Products made out of brass have been used in everyday life in Sri Lanka. Brass products are either wrought or cast and adorned with carvings or designs. Some of these products include artefacts used for religious purposes such as oil lamps, as well as household utilities including boxes, baskets, chairs, trays, containers, locks, hinges and vases. 

It is very likely that you will come across some of these products being sold on the pavements of Colombo.

Jewellery making

Looking back, we see that jewellery has always been embedded into the culture and heritage of Sri Lanka. In ancient times, silver, gold and gem-adorned bangles, necklaces and rings among other ornaments were considered a mark of royalty and privilege, whereas today, jewellery is available for purchase for any who fancy a piece of perfectly crafted jewellery. 

At present, jewellery made in Sri Lanka—either traditional in design or modern and up to international standards, is a very well reputed and sought after merchandise worldwide. Compared to how jewellery was created generations ago, modern technology and tools have at times been incorporated now, into the making of the jewellery, where one can see age-old traditions and designs infused with modernity.

Sri Lanka, famed for precious and semi-precious stones, especially blue sapphires, is a sure choice when it comes to purchasing jewellery.


Beeralu lace

Lacemaking, a pastime caught on from Portuguese and Dutch women during the colonial times, has now developed into a reputed household industry, mostly around the South Western Coast of Sri Lanka. Lacemaking households can be seen in Weligama, Galle, Matara and Hambantota. And it is indeed quite fascinating to see how the hands dexterously handle the tools to create intricate patterns, something that you should not miss if you happen to come across a household engaged in the art of making beeralu lace and perhaps even have a go at it if they allow. 

A skill that is almost exclusively found amongst women, these lace-making techniques are found as trimmings on dresses, curtains, table spreads, garments and covers for pillows, cushions and chairs.

Cane crafts are found within certain areas in Sri Lanka, such as Bibile in Monaragala District, Polonnaruwa and Weweldeniya in the Gampaha District where cane is grown. Cane is used to make tables and chairs, baskets, containers and decorative and household items.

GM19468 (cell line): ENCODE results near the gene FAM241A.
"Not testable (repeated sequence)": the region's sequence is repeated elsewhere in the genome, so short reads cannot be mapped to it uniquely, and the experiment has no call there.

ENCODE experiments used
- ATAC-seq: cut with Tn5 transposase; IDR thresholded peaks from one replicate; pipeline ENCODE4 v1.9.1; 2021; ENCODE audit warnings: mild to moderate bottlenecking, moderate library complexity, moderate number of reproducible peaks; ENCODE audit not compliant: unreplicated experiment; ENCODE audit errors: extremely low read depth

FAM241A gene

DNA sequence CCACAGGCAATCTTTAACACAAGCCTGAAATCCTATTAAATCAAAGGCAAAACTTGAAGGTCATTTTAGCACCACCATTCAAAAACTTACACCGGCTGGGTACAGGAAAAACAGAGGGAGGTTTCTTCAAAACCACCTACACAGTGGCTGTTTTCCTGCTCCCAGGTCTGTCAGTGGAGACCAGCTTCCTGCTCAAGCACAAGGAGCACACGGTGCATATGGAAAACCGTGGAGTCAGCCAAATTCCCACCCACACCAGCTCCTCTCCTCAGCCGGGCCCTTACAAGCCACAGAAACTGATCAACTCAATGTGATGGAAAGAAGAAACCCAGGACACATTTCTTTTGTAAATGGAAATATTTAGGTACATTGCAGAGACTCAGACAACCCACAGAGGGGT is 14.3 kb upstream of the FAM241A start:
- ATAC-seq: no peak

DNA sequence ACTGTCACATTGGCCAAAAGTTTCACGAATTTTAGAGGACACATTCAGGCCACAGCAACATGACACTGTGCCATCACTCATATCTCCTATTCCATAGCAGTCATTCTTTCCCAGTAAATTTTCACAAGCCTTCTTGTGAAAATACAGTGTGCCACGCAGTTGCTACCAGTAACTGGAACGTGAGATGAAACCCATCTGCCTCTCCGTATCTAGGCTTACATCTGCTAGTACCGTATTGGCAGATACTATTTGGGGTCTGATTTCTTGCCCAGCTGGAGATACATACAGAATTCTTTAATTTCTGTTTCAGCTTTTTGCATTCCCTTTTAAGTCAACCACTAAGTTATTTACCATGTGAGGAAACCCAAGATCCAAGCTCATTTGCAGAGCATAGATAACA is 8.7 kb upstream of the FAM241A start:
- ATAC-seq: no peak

Cane stalks are bent and wound into different shapes while being heated, and it is known to last for up to 15 years or more. A favoured local product, cane woven products are found in almost every household.


Clay (pottery)

One of the oldest lines of craftwork in Sri Lanka, pottery is still popular in this modern day of steel and plastic. 

Clay pottery mainly consists of a spinning wheel with soft clay placed on top, ready to be moulded into the required shape and the follow-up steps such as keeping the shaped pot in a brick oven to solidify the figurine. 

The clay pots with their rustic look, solid texture and historic background are perhaps, what draws most towards its charm. In addition to clay pots, terracotta figures, vases and other utensils are made from clay pottery as well. One of the most famous areas for clay pottery is Molagoda, a small village situated along the Colombo-Kandy road.

Wood carving

The traditional handicraft of wood carving has been around in Sri Lanka for centuries. 

Various collections of wood carved products sold in Sri Lanka include ornaments and jewellery pieces, figurines, sculptures, lacquer products, boxes and toys.

Carved wooden furniture and household items are also a popular buy amongst locals and foreigners alike. To purchase or even to get your own customized wood carving or set of furniture drop by any woodshop in Moratuwa.



With roots tracing back to Indonesia, the creation of Batiks have earned a title role in the definition of Sri Lankan handicrafts. Its intriguing designs and combinations of hues offer an in-depth look into the picturesque landscapes, flora and Kandyan era designs from which most design inspirations are sparked.

Each stage of the production process of the Sri Lankan Batik is done by hand and it is fabricated entirely on pure cotton or silk fabric.

Mostly used in sheets, paintings, wall hangings and decorative items, Batiks have also taken over the fashion industry, resulting in various looks with Batik fabrics.

Coir products

The production of coir rope and products have been in play for countless years in Sri Lanka. The production process is comprised of several intricate stages involving the soaking and processing of the coconut husk, extraction of the coir fibre following the separation of the coir and then finally being twisted and spun into rope. 

Though traditionally, the coir rope is spun completely by hand, the large-scale manufacturing of coir products, influenced greatly by the increase of imports has implemented machinery to aid in the creation.

Popular coir products include carpets, mats, brooms and brushes to name a few.


The Sinhalese term ‘sesath’ translates to ‘white umbrella’. 

The sesath is considered an auspicious object which has been in the Sri Lankan heritage for numerous years, and a symbol of respect, status and privilege. It is believed that the origin of sesath can be traced to the arrival of Arahat Theri Sangamitta to the country from India.

It comprises of multicoloured woven palm leaf strips which are sewn onto the mica and palm base of the umbrella, which is attached to a lacquered pole. Today, the sesath is also available as a decorative item and can be purchased in handicraft stores.